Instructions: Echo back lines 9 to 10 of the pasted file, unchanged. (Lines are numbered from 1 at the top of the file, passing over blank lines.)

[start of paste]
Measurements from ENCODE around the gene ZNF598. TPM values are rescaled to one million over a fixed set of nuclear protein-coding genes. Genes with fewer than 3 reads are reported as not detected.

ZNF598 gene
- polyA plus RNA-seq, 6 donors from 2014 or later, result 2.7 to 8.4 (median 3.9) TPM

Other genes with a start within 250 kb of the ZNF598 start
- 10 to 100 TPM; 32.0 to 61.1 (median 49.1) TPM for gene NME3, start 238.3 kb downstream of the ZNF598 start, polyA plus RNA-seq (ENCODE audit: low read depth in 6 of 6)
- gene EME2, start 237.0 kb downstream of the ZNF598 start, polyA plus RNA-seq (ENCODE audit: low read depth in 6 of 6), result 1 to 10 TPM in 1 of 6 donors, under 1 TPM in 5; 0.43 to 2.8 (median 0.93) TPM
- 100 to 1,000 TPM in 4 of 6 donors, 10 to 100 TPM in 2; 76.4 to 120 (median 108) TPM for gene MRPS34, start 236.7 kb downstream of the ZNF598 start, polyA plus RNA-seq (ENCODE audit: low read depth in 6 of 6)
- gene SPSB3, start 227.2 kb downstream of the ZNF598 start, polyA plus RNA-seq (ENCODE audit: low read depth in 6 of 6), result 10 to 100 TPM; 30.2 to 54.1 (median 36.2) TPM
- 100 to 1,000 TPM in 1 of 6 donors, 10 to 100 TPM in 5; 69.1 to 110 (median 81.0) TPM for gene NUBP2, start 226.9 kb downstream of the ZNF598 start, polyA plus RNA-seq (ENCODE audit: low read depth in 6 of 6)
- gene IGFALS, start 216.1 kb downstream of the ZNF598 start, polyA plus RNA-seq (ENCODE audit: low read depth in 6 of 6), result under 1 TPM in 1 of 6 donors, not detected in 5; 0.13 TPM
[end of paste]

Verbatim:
- 100 to 1,000 TPM in 1 of 6 donors, 10 to 100 TPM in 5; 69.1 to 110 (median 81.0) TPM for gene NUBP2, start 226.9 kb downstream of the ZNF598 start, polyA plus RNA-seq (ENCODE audit: low read depth in 6 of 6)
- gene IGFALS, start 216.1 kb downstream of the ZNF598 start, polyA plus RNA-seq (ENCODE audit: low read depth in 6 of 6), result under 1 TPM in 1 of 6 donors, not detected in 5; 0.13 TPM